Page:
By Brad Hambrick
The better we understand the journey of a survivor before an initial conversation of disclosure with us, as ministry leaders, the better we will understand the “why” behind the “what” of the advisements in Becoming a Church that Cares Well for the Abused.
When we don’t understand the “why” behind the “what” our good intentions can be a bit clumsy in a vulnerable moment for the survivor entrusting us with their story.
A 5-Phase Journey of a Survivor
Phase One: Experience of Abuse
Two factors are almost always present when someone is abused by someone they know: the abuser was someone they should have been able to trust, and there were power differentials in the relationship that were exploited.
As ministry leaders, we have to realize two things about ourselves: we are someone this person should be able to trust – which may no longer be a relational asset, and our position as a ministry leader creates power differentials in our relationships.
This should help us understand why talking about their experience of abuse is more than just uncomfortable; it’s scary. Even if we’re a safe person, the experience of talking to us is likely not to feel safe to the survivor.
Phase Two: Time Period of Silence
At least three voices that contribute to this silence.
Silencing from the abuser – Abusers know the implications of their actions and use a variety of “if you tell” threats. Abuse doesn’t stop when the violence ends. When abuse happens in a church context, the Bible and theological language get twisted as a part of this grooming/threatening process.
Silencing from their sense of shame (different from guilt) – Survivors face their own sense of shame that compels them not to speak. Shame makes us feel “separate from” at the very time when recovering from abuse means we need to be “cared for.”
Intimidation from media discussions – Every public discussion of abuse is a social experiment. How would people respond if they knew my story? The intensity of the discussion from almost every direction makes it feel like the survivor couldn’t handle their experience being known in this climate.
Phase Three: Moment of Disclosure
This moment is terrifying. Great hope is placed upon it. The potential to finally be known and cared for is almost too good to be true. The possibility of being known and disbelieved is almost too painful to be risked. All this emotion is swirling and, yet, the survivor must try to speak clearly enough to be taken seriously.
Yet, as soon as the ministry leader realizes what is about to be disclosed, it is common for them to begin to feel fear. The ministry leader realizes weighty decisions will be made in these moments that involve law enforcement, liability, social fall out, etc. Now there are two scared people in the room.
We must make sure that our fear does not reduce a hurting person into a liability to be managed. However, if we are unprepared, that is often what we communicate.
Phase Four: Immediate Action Plan
The first concern is safety. Everything in your immediate action plan is either about connecting with the right resources to ensure safety. This can be the most volatile and dangerous part of the journey since the instances of abuse. The survivor may be unclear and inconsistent in what he or she wants.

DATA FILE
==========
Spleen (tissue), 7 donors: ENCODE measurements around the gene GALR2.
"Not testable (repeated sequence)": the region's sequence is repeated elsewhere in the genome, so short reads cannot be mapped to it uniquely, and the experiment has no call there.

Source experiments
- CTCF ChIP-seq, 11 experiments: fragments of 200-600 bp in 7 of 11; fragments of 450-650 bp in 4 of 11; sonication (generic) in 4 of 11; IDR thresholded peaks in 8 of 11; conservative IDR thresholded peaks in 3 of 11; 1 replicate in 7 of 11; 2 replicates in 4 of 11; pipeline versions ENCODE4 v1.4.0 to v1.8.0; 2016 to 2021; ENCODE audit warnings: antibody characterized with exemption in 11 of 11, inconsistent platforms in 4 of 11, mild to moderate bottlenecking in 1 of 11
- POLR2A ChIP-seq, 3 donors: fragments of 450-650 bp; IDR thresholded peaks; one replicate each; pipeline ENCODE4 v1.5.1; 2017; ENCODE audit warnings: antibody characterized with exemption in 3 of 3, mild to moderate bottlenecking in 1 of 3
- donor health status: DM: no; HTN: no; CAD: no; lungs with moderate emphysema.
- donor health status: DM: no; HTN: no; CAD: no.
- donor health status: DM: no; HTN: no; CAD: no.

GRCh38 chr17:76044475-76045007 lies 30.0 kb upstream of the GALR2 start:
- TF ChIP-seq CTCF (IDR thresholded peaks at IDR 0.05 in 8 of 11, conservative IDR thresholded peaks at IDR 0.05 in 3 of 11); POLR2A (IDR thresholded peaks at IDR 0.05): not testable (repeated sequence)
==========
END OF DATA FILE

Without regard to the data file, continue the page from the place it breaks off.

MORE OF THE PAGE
You need to understand the legal requirements that exist when an adult is being abused as compared to a minor. The state will intervene on behalf of a minor, while an adult must press charges for legal action to be taken. Some forms of abuse are not illegal, meaning no legal action can be taken. You, as the ministry leader, and your friend will want experienced guidance during this time.
Phase Five: Ongoing Care Plan
This is the phase where it is easy for churches to drop the ball. In the immediate action plan, there is a significant amount of action in a relatively short period of time. Many things are happening, and a high quantity of information is coming in. Because of this, many other ministry responsibilities are being placed on the back burner. Once the dust settles, it is easy for neglect to happen.
Based on these factors, here are several things that are important:
- Affirm the survivor’s courage.
- Communicate that you believe them.
- Keep the survivor informed about any steps you are going to take.
- Don’t make choices for the survivor. Restore a sense of personal agency.
- Don’t interrupt. Restore a sense of voice. Your patience as they search for words, navigate difficult emotions, and sequence fragmented memories is a form of honor that is restorative.
- Know the resources in your community that you need to consult with. This is why the type of leaders involved in Becoming a Church that Cares Well for the Abused were selected, to provide a sample of what each of the community professionals can provide.
- Make sure that the survivor has church members with them at legal proceedings (if applicable). Isolation feels like rejection.
- Don’t allow the aftermath of abuse to become the “no casserole crisis” but be discreet in your communications.
- How long? Plan to be involved through an active care team and elevated pastoral care from the point of disclosure until one year after the conclusion of legal proceedings.
Realize, survivors will come to the leader they trust most and each leader in your church needs to know they have the support of your full church in responding the right way. This is why it is important that leaders at every level of your church study Becoming a Church that Cares Well for the Abused.